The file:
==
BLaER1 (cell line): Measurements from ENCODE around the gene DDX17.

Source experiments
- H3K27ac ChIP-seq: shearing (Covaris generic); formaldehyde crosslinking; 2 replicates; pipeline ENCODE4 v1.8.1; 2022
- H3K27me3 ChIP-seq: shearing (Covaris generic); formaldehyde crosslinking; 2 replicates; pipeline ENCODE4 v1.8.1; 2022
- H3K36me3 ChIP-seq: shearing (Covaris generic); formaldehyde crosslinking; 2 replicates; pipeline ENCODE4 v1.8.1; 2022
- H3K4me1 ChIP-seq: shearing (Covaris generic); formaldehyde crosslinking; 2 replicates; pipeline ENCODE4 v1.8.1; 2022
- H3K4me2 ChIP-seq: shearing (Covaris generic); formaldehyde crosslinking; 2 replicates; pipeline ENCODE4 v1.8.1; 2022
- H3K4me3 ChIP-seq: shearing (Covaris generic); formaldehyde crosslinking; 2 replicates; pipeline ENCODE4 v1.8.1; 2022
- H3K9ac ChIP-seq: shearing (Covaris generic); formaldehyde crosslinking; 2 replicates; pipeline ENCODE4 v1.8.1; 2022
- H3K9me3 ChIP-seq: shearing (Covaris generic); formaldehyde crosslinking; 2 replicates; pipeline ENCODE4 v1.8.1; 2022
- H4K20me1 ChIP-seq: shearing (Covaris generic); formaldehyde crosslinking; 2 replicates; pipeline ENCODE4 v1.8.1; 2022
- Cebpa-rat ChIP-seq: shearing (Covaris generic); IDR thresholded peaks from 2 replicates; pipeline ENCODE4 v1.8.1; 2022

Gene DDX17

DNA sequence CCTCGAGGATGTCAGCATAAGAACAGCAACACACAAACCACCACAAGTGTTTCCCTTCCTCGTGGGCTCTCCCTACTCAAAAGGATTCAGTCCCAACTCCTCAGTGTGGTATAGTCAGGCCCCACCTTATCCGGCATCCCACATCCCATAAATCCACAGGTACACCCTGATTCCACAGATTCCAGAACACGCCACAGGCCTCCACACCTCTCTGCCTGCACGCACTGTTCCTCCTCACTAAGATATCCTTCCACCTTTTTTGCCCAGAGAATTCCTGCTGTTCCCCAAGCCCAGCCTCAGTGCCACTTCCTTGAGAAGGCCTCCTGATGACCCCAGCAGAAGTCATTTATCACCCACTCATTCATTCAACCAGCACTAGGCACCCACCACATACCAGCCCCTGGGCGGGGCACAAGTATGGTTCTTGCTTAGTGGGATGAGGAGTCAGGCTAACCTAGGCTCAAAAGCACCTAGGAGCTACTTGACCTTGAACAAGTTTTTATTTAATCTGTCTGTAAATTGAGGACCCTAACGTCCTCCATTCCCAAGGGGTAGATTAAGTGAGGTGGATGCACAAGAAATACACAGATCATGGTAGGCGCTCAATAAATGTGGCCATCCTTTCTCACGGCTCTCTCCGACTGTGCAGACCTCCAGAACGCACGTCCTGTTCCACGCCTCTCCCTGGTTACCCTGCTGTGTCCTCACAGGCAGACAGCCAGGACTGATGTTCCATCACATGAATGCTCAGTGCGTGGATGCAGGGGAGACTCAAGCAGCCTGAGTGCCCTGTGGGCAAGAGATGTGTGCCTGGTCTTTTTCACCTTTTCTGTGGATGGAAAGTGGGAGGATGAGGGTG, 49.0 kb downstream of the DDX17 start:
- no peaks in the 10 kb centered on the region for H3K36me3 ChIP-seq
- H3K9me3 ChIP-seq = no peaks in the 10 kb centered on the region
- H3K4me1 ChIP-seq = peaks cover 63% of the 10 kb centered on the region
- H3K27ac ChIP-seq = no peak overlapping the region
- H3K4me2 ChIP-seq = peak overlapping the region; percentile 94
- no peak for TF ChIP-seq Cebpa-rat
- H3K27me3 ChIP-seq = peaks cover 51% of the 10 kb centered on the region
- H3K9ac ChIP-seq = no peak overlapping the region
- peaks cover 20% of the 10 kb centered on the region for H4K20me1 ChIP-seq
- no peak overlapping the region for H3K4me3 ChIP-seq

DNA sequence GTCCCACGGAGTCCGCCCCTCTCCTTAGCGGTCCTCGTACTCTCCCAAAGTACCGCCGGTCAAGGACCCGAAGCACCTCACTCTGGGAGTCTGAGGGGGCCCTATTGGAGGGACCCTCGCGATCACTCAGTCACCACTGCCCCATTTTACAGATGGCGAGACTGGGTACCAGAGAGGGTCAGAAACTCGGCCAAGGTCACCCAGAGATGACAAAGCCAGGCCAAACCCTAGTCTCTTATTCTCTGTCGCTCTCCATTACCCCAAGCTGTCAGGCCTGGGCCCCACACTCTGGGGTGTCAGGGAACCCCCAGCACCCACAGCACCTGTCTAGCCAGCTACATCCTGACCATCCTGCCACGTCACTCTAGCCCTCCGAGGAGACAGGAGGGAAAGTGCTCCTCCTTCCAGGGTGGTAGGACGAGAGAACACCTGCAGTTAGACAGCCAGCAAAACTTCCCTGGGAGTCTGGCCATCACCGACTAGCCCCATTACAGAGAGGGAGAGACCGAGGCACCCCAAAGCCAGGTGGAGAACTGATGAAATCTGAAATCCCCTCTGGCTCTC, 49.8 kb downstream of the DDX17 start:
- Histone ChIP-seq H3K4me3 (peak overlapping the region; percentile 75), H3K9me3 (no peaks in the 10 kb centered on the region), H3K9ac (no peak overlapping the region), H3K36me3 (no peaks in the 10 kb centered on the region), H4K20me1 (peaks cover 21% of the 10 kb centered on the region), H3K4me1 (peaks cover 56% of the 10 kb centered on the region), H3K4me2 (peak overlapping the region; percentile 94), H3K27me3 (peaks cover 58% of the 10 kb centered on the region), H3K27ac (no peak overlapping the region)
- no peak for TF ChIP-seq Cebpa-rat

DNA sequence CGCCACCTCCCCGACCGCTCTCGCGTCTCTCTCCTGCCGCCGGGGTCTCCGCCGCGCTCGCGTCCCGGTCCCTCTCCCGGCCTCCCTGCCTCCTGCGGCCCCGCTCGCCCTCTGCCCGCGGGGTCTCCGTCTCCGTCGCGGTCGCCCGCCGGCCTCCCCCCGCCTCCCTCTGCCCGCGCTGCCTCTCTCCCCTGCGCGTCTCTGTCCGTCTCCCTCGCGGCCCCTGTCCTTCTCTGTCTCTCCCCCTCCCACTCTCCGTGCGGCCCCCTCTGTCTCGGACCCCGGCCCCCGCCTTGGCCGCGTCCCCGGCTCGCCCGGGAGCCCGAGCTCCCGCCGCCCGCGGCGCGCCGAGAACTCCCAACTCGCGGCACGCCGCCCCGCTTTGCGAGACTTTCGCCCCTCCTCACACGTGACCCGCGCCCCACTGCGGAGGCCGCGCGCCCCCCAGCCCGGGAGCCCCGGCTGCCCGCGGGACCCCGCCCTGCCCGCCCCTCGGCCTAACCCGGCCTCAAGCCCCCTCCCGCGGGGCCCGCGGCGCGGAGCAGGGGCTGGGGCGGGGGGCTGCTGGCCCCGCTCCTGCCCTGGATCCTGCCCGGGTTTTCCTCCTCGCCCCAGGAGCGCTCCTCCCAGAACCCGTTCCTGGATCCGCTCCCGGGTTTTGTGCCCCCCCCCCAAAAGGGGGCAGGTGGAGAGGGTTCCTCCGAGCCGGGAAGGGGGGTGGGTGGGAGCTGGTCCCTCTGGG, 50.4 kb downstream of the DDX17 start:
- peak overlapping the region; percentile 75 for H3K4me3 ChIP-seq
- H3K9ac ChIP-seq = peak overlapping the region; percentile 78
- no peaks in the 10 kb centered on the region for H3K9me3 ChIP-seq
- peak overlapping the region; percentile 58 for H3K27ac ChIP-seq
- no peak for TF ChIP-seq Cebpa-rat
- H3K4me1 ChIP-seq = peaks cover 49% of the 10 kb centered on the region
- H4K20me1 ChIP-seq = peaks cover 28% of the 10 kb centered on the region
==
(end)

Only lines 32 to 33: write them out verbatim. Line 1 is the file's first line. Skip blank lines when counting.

- peak overlapping the region; percentile 58 for H3K27ac ChIP-seq
- no peak for TF ChIP-seq Cebpa-rat